There are now two sets of rules regarding how distributions to designated beneficiaries must be taken for inherited IRAs and other retirement plans, when the account owner has died in 2020 or later. For deaths in 2019 or before, the old “stretch IRA” rules continue to apply.
This bifurcation of rules for inherited IRAs came about with the passage of the SECURE Act in late 2019. There is a set group of Eligible Designated Beneficiaries now, and then all other designated beneficiaries. Each type is treated differently for inherited IRAs.
Eligible Designated Beneficiaries
There are five types of individuals who make up the group of eligible designated beneficiaries. The five are:
- Spouse beneficiaries
- Minor child (of the original owner) beneficiaries
- Disabled beneficiaries
- Chronically Ill beneficiary
- Beneficiary who is not more than 10 years younger than the original owner
Each of these beneficiary classes has the option of using the old-style of required distribution of inherited IRAs, utilizing the individual beneficiary’s own lifetime as the period over which to distribute the account.
This means that you’ll go to Table I (or Table III if it’s advantageous to do so), and locate your age for the first year of distributions (the year after the year of the original own-er’s death). The factor you find in the applicable table indicates the divisor (number of years) for your distribution. Take the previous year end’s final balance in the account, and divide by your factor.
For example, let’s say you’re a disabled beneficiary of an IRA that was owned by your brother, and he passed away the prior year (for the purpose of this illustration, the year of his death was 2020 or later). You are 40 years old, and the prior year end balance in the account was $150,000. Your Table I factor (see Appendix A) is 43.6. Divide $150,000 by 43.6 and your result is $3,440.37. You must take a distribution of at least $3,440.37 by the end of the year to meet your RMD requirement.
The following year, you will take the year end balance again, but now you subtract 1 from your prior year’s factor, so you have 42.6 as your new factor. The balance of the account at year end was $154,000. Dividing by 42.6 gives us $3,615.02. For each subsequent year, subtract 1 from the prior year’s factor and repeat the process.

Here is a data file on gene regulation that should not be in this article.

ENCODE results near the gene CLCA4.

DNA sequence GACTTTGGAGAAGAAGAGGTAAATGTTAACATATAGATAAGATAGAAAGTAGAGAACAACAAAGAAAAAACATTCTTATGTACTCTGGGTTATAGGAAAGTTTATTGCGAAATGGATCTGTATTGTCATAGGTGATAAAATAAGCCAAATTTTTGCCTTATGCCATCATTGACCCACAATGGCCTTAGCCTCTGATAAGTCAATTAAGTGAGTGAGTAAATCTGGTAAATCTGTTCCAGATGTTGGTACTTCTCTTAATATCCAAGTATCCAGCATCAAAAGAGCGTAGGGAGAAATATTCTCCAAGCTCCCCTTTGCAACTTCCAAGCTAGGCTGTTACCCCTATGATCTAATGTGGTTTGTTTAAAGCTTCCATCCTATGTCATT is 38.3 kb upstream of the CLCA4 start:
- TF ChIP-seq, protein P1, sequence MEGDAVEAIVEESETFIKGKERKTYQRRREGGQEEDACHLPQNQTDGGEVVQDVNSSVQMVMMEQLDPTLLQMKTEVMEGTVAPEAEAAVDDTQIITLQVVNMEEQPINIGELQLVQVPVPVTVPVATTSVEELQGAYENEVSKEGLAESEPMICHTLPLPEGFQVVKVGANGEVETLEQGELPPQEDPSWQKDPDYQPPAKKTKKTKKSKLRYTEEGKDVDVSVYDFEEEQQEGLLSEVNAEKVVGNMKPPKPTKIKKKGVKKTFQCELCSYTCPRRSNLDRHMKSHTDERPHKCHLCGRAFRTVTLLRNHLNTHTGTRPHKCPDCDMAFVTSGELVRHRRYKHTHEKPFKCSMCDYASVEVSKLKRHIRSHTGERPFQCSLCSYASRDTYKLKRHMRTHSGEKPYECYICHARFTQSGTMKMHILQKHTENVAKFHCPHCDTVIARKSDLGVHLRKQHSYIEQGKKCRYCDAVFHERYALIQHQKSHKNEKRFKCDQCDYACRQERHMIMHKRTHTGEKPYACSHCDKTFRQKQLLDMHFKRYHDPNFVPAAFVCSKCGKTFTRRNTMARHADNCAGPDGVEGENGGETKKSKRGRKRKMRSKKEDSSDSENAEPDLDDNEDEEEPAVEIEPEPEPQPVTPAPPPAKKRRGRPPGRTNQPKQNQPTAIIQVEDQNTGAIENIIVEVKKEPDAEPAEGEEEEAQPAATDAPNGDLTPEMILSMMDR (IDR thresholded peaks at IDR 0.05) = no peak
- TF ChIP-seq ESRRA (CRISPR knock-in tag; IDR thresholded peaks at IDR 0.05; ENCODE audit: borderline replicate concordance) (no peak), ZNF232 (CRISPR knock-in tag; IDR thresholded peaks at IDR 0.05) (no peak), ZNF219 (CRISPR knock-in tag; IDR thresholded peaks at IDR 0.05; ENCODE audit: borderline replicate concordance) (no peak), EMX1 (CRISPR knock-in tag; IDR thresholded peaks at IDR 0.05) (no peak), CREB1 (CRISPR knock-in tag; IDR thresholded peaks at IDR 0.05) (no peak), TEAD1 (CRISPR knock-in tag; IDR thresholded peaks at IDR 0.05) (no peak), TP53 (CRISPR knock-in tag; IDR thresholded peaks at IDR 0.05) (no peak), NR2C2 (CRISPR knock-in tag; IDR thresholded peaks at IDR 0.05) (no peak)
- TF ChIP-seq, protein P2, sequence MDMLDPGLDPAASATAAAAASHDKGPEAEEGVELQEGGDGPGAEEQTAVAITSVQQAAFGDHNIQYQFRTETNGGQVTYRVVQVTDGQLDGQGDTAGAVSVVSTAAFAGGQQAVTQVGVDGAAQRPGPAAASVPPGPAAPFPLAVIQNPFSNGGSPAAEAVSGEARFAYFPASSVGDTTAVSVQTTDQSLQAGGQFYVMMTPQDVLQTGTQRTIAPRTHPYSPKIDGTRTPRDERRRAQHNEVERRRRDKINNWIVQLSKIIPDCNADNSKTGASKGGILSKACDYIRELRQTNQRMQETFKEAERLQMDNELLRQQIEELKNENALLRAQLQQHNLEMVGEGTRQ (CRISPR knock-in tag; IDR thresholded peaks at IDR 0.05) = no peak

All Other Designated Beneficiaries
When you inherit an IRA from someone other than your spouse (and you’re not otherwise an eligible designated beneficiary as described above) , you are eligible to take advantage of certain protections or deferrals of tax inherent in the IRA, but you are restricted in your actions with the account.
Specifically, as a non-spouse beneficiary you are not allowed to treat the IRA as your own – in other words, the account can only be re-titled as an inherited IRA, and you cannot make contributions to this account. You can move the account to another custodian (via trustee-to-trustee transfer only) or leave it at the same custodian and change the title to read as “John Doe IRA (Deceased January 21, 2020) FBO Janie Brown” or something very similar.
In addition to the restriction on titling, the beneficiaries of inherited IRAs must take complete distribution of the IRA proceeds within 10 years, beginning with the year following the year of the death of the original owner.
The Designated Beneficiary
The designated beneficiary is generally determined on September 30 of the year following the year of the death of the plan owner. In order to be named the designated beneficiary, an individual must be named on the plan documents as of the date of death (no changes can be made after death). If any person who is named the beneficiary in the plan documents is no longer a beneficiary as of September 30 of the year following the year of death, such person will not be considered as a possible designated beneficiary. This could come about if one of the original beneficiaries chose to disclaim entitlement to the account.
If an individual who is the primary beneficiary as of the owner’s date of death dies prior to September 30 of the year following the year of death, this individual is still considered to be the primary beneficiary, rather than any contingent beneficiaries. The deceased beneficiary’s estate (or per stirpes designation) would receive the account.
If the account is split (as described in Splitting Inherited IRAs), each beneficiary of the inherited account(s) will be considered the designated beneficiary of that split account. This applies if the account has been split before December 31 of the year following the year of death of the original owner.
The following distribution rules apply for inherited IRAs:
- you’re allowed to spread the distribution out in monthly, quarterly, annually, or any schedule of payments as long as the account is fully distributed by the end of the tenth year following the year of the death of the original owner;
- if you are the beneficiary of more than one IRA, you must determine distribution timeline for each inherited IRA individually;
- there is no annual RMD for inherited IRAs (unless inherited by an eligible designated beneficiary), only the 10-year complete distribution rule.
Originally posted at https://financialducksinarow.com/13615/inherited-iras-after-the-secure-act/